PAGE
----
IVF/ICSI outcomes after culture of human embryos at low oxygen tension: a meta-analysis
1 Department of Gynaecology and Obstetrics, Botucatu Medical School, São Paulo State University - UNESP, Botucatu, Brazil
2 Center for Human Reproduction Prof Franco Jr, Ribeirao Preto, Brazil
3 Paulista Centre for Diagnosis, Research and Training, Ribeirao Preto, Brazil
4 Women's Health Reference Center, Hospital Perola Byington, Sao Paulo, Brazil
Reproductive Biology and Endocrinology 2011, 9:143 doi:10.1186/1477-7827-9-143Published: 1 November 2011
Improved pregnancy, implantation, and birth rates have been reported after the use of reduced O2 concentration during embryo culture, mainly due to a reduction of the cumulative detrimental effects of reactive oxygen species. However, some studies have failed to report any positive effects. The objective of this meta-analysis was to evaluate the effect of a low-O2 environment on IVF/intracytoplasmic sperm injection (ICSI) outcomes.
All available published and ongoing randomised trials that compared the effects of low (~5%; OC~5) and atmospheric (~20%; OC~20) oxygen concentrations on IVF/ICSI outcomes were included. Search strategies included online surveys of databases from 1980 to 2011. The outcomes measured were fertilisation rate, implantation rate and ongoing pregnancy rates. The fixed effects model was used to calculate the odds ratio.
Seven studies were included in this analysis. The pooled fertilisation rate did not differ significantly (P = 0.54) between the group of oocytes cultured at low O2 tension and the group at atmospheric O2 tension. Concerning all cycles, the implantation (P = 0.06) and ongoing pregnancy (P = 0.051) rates were not significantly different between the group receiving transferred sets containing only OC~5 embryos and the group receiving transferred sets with only OC~20 embryos. In a meta-analysis performed for only those trials in which embryos were transferred on day 2/3, implantation (P = 0.63) and ongoing pregnancy (P = 0.19) rates were not significantly different between the groups. In contrast, when a meta-analysis was performed using only trials in which embryos were transferred on days 5 and 6 (at the blastocyst stage), the group with transferred sets of only OC~5 embryos showed a statistically significantly higher implantation rate (P = 0.006) than the group receiving transferred sets with only OC~20 embryos, although the ongoing pregnancy (P = 0.19) rates were not significantly different between the groups.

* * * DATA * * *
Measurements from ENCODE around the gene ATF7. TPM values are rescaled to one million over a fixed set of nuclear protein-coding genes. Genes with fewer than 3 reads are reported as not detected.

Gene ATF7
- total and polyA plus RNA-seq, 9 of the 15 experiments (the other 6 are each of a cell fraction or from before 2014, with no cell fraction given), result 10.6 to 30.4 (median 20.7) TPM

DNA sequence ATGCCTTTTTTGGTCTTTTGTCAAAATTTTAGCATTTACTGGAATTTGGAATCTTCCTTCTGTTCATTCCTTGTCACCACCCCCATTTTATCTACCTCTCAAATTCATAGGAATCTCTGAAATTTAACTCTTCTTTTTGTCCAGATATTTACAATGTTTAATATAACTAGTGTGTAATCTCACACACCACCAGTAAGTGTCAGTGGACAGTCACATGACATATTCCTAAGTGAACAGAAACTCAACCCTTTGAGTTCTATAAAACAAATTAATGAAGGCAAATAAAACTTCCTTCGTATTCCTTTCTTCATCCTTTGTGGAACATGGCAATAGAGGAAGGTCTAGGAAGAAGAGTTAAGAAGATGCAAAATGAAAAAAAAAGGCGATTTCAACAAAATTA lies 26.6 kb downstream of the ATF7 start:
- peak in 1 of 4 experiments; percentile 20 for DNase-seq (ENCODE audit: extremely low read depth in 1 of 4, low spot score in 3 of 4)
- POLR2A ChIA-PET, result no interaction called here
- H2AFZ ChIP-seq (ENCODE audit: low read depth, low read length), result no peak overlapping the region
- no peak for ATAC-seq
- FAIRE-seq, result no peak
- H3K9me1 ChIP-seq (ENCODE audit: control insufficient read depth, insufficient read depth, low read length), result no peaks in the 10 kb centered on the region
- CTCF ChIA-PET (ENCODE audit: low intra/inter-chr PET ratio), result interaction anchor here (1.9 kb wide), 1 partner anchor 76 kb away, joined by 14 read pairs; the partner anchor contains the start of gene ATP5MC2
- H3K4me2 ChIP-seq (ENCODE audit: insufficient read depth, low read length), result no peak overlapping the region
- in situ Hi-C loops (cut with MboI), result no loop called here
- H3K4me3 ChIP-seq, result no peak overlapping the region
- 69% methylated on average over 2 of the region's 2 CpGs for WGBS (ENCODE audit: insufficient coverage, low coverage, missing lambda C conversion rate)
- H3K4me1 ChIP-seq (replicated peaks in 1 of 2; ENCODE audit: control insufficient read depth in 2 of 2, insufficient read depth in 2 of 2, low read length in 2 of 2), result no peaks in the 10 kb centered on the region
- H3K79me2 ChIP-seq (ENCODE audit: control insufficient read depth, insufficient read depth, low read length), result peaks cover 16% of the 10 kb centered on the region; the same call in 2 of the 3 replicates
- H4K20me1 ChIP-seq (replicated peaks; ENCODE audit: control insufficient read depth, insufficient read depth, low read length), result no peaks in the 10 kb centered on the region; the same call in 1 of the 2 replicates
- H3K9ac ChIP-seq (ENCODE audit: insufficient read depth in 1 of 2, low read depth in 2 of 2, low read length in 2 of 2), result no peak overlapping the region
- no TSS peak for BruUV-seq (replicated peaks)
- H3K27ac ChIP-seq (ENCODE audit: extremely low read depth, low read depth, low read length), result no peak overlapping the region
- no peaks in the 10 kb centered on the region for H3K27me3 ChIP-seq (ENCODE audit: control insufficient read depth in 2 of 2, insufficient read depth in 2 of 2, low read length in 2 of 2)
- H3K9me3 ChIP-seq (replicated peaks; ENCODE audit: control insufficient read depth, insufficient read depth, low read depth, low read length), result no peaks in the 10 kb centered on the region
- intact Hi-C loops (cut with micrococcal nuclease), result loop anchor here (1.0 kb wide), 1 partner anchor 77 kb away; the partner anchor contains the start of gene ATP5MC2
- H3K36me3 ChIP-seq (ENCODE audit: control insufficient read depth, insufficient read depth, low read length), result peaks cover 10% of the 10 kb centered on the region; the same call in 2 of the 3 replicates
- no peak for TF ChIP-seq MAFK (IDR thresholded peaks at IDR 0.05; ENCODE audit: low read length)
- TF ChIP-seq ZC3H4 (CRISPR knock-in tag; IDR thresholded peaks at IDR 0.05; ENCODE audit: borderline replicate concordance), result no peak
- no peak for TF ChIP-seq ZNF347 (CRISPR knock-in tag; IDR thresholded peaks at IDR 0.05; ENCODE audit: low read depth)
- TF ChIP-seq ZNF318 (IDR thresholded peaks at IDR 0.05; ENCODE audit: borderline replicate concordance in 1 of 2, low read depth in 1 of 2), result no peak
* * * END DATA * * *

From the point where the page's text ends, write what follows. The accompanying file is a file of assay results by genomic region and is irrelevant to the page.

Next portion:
Despite some promising results, it seems too early to conclude that low O2 culture has an effect on IVF outcome. Additional randomised controlled trials are necessary before evidence-based recommendations can be provided. It should be emphasised that the present meta-analysis does not provide any evidence that low oxygen concentration is unnecessary.